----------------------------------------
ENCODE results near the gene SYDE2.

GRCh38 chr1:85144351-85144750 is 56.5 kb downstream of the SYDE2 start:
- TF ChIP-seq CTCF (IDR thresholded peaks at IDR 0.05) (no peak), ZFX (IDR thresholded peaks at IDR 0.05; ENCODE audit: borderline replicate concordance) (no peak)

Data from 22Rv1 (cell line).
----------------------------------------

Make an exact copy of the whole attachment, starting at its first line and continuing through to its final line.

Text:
ENCODE results near the gene SYDE2.

GRCh38 chr1:85144351-85144750 is 56.5 kb downstream of the SYDE2 start:
- TF ChIP-seq CTCF (IDR thresholded peaks at IDR 0.05) (no peak), ZFX (IDR thresholded peaks at IDR 0.05; ENCODE audit: borderline replicate concordance) (no peak)

Data from 22Rv1 (cell line).